To be completely honest, this guy seems kind of…weird. First off, he describes himself as a neuroeconomist, and he’s apparently a pioneer in this field. I guess congratulations are in order for this achievement, but it seems like that field has already taken off (without the cool title unfortunately). Tons of stores and corporations already use psychology and neuroscience to persuade consumers to buy their products. So I’d like more information and details on that occupation. Second, I didn’t like how he didn’t provide concrete proof of studies and findings, but that’s mainly because it was a video and not an article I could easily look up. Third, if you go to page 128 in our psychology book, it implies that oxytocin is already being studied to influence social behavior in 2008 by two scientists named Donaldson and Young. This Ted Talk was released in 2011, and the presenter’s name is Paul Zak. Interpret all of this as you will, but Dr. Love was not the most compelling speaker, and I believe him on his research, but he still seems a little hokey.

Come up with a research idea of your own based on the information presented in the talk and briefly outline how you would conduct it.

Referring back to Price’s equation, I’d like to experiment on people’s inheritance of oxytocin levels. I’d also like to explore if there is a correlation between the evolution of altruism and oxytocin. This would be a long, drawn out experiment, and I honestly have no idea how to even go about conducting it, but I really would like to tie these two ideas together somehow because I think they can be.


Psychology around Us. Hoboken, NJ: Wiley, 2013. Print.

Netflix and Chill

Research Question: Does having a Netflix account have an influence on a person’s sexual activity?

Hypothesis: I believe it does. A popular euphemism for asking another person if he/she/they want to have sex is Netflix and chill, as the phrase takes away some of the pressure of straight up asking someone if they want to have sex. The whole atmosphere makes the situation more comfortable than just one asking if waltzing over to someone’s house for a little bit of afternoon delight would be acceptable. It also, for the time being, doesn’t sound as cheesy as other sayings, yet it has been featured as a certain joke format, especially on social media websites such as Twitter and Instagram. This offers the recipient of the phrase flexibility on how to respond to the asker, and the asker can back out of the seriousness of the offer if need be to save pride. The entire pliability of Netflix and chill makes it a fascinating cultural aspect of our time, but when the phrase becomes applicable to a person–meaning one finally creates a Netflix account basically–is the opportunity to use this euphemism capitalized? Is it something still a bit untouchable, or has it just been tossed aside as a joke now?

Operationalized Definitions: Sexual activity will be defined as according to this webpage.  Netflix and chill will be defined as watching a TV show/movie on Netflix and engaging in sexual activity afterwards with a partner or engaging in sexual activity while a TV show/movie is streaming in the background with a partner.

Methodology: I think a survey is probably the most appropriate method because many of the other methods would either be really awkward or really illegal. Surveys also offer the best opportunity for someone to remain anonymous for the study.

Procedure: Participants will be selected at random at Austin College, provided the person is at least 18 years old. The participants will be asked the following questions:

  1. Do you have a Netflix subscription?
  2. How long have you had your Netflix subscription?
  3. Are you/have you been sexually active?
  4. Have you ever been asked by a potential sexual partner if you would like to Netflix and chill?
  5. Would you be comfortable if someone you sought as a potential partner asked you to Netflix and chill?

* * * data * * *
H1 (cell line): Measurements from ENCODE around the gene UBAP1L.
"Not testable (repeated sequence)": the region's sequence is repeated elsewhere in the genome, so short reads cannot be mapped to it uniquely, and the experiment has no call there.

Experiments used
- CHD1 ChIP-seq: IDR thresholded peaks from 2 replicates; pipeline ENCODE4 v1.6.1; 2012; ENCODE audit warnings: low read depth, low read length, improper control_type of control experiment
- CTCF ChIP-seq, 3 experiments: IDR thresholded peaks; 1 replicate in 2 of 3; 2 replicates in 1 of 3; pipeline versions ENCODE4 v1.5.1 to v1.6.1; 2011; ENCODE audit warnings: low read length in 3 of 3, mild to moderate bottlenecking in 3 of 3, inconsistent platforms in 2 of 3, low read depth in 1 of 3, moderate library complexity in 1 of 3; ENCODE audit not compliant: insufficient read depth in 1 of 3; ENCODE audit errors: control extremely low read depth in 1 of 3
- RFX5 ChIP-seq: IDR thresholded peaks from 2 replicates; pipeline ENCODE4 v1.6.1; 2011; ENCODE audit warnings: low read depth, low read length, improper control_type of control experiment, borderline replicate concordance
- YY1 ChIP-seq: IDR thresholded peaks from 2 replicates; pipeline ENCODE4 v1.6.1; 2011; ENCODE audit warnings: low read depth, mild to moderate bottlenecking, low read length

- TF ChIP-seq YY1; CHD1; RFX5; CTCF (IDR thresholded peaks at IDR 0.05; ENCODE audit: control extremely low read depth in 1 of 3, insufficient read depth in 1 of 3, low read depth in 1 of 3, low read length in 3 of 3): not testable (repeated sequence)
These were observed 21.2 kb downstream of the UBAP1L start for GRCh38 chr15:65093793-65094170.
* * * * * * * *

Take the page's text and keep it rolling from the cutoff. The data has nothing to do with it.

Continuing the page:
6. Would you be comfortable if said potential partner used different terminology as a euphemism for having sex?
  7. Have you ever asked a potential partner if he/she/they would like to Netflix and chill?
  8. Would you ever be comfortable asking someone to Netflix and chill?
  9. Would you be comfortable using different terminology?
  10. Do you believe the phrase Netflix and chill has taken away some of the pressure of asking a potential partner to engage in sexual activity?
  11. Do you believe your Netflix subscription/lack of Netflix subscription has influenced your sexual activity?

Given the limited access to other college campuses and people and lack of time/resources, it should be noted that the participants are only a subset of the total collegiate population. It should also be noted lying and bias can corrupt a survey’s data as well.

The Gay Agenda

Evelyn Hooker was one of the most important psychologists in history because of her feminist qualities and her work on homosexuality versus heterosexuality, which eventually led to homosexuality being erased from the Diagnostic and Statistic Manuel of Mental Disorders (DSM).

Hooker spent most of her studious years in Colorado, as she received her bachelor’s and master’s at the University of Colorado. She wanted to earn her doctorate’s at Yale, but the department chair did not want women in his area of study. She instead attended John Hopkins University and earned her doctorate in experimental psychology in 1932.

This was a pivotal moment for Hooker. Through contacts, in 1937, she was able to go to Berlin to study clinical psychology at the Institute of Psychotherapy. Of course, this was around Hitler’s rise to power, and she witnessed some of the atrocious discrimination and destruction of the culture and people of Germany during her visit.

After her visit to Berlin, she began working at UCLA. She would eventually leave the university, then come back to it in the 1950s. Hooker started to notice the battle gay men/culture was facing in the 1950s and wanted to pursue research in this field. She had witnessed what the hatred of people pushed onto other’s had accomplished in Berlin, and the United States was heading dangerously towards the same route with homosexuality. Her study contended that gay men were not mentally ill because of their homosexuality and should not be treated as such.  She was awarded a grant to prove her statement.

She rounded up 30 homosexual and 30 heterosexual men who were alike in almost every sense of the word expect for sexual orientation and looks. She had all of the participants take the Rorschach Test, the Make a Picture Story Test, and the Thematic Apperception Test–all crucial on testing an individual’s psychological state. The test scorers were suppose to separate the homosexual and heterosexual scores, but they could not see any patterns to do so. The experts could not differentiate homosexual and heterosexual men by these psychological tests. This only supported the theory that homosexuality does not directly affect one’s mental health in terms of disorders.

As previously mentioned, her study was a crucial one used in the decision to remove homosexuality in the DSM-II in 1973. Hooker’s study eventually led her to receive the Distinguished Contribution to Psychology in the Public Interest award in 1992. She is considered not only an important figure in psychology, but in the LGBT+ community as well.

Sources used: